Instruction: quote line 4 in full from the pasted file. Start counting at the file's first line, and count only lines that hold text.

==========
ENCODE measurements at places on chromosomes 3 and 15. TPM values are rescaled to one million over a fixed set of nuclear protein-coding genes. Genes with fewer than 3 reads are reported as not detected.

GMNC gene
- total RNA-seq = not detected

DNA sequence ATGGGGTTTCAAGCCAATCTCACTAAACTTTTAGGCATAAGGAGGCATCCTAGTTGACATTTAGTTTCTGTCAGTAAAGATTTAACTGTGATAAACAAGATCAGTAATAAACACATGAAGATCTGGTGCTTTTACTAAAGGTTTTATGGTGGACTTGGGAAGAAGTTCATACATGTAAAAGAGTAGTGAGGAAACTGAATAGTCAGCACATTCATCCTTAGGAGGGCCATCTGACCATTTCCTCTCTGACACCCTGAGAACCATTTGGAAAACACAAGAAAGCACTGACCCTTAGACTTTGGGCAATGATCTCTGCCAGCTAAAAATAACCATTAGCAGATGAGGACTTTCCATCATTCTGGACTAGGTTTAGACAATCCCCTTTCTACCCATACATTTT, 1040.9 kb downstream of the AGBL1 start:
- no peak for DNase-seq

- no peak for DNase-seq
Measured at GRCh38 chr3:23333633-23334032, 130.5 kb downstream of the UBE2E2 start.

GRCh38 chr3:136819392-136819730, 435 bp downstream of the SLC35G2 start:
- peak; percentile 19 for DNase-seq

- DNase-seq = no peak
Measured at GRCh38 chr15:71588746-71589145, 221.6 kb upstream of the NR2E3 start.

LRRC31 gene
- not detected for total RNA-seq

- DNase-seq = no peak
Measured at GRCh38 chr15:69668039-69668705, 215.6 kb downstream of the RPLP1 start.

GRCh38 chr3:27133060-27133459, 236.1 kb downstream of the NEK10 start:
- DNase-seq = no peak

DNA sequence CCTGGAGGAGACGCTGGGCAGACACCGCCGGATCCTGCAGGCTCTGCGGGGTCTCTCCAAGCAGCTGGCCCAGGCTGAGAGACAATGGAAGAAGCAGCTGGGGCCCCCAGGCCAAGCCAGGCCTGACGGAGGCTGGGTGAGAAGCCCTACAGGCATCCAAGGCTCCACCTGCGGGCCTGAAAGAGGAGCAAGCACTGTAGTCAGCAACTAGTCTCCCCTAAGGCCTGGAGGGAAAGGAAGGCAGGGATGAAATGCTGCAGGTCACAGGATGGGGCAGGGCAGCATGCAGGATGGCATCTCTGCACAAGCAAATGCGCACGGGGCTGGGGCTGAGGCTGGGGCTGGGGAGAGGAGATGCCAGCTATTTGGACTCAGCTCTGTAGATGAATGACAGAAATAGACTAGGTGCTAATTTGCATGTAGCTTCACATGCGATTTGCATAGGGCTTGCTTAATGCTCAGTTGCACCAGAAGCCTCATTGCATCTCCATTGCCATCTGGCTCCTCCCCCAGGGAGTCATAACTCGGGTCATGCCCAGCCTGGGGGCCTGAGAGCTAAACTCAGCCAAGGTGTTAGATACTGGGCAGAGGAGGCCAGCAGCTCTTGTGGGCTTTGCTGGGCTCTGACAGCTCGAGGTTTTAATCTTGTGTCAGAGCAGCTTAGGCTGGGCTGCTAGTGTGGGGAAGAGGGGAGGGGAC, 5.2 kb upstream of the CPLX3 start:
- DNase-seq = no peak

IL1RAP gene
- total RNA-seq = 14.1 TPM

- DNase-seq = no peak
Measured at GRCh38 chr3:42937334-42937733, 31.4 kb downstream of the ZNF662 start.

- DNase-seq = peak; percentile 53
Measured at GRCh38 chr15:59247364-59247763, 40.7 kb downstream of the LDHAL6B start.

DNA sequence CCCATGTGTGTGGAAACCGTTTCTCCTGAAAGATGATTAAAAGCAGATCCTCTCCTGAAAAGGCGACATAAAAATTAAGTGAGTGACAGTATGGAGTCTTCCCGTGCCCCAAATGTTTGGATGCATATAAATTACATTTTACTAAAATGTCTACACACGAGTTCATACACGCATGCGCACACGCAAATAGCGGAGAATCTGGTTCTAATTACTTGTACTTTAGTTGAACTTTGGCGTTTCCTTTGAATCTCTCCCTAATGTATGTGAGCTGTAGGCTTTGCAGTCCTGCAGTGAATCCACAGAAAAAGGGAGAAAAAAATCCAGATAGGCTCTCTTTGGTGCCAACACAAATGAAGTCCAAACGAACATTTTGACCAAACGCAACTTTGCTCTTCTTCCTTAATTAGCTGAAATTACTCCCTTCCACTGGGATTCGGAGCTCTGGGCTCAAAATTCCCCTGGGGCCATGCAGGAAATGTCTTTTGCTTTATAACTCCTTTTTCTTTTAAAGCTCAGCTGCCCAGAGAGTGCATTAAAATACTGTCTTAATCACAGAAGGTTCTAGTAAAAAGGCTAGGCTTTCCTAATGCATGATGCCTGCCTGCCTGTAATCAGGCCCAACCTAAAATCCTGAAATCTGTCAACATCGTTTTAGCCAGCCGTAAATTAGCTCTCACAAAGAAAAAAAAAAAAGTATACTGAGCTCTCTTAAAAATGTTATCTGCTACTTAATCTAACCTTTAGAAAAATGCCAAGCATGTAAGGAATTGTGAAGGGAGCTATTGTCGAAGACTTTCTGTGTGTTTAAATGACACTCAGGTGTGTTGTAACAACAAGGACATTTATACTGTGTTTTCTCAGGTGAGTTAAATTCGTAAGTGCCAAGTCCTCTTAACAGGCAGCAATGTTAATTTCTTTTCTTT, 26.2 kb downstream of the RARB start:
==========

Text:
DNA sequence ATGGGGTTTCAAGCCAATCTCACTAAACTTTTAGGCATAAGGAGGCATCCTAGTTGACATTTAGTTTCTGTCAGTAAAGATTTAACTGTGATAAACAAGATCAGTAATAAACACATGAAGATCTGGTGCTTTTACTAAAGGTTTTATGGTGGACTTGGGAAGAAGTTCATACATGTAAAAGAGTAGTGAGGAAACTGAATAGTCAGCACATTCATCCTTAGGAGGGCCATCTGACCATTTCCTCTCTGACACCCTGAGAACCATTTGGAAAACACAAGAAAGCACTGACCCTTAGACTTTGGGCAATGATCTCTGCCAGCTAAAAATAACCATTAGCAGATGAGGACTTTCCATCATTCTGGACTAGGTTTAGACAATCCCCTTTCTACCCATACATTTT, 1040.9 kb downstream of the AGBL1 start: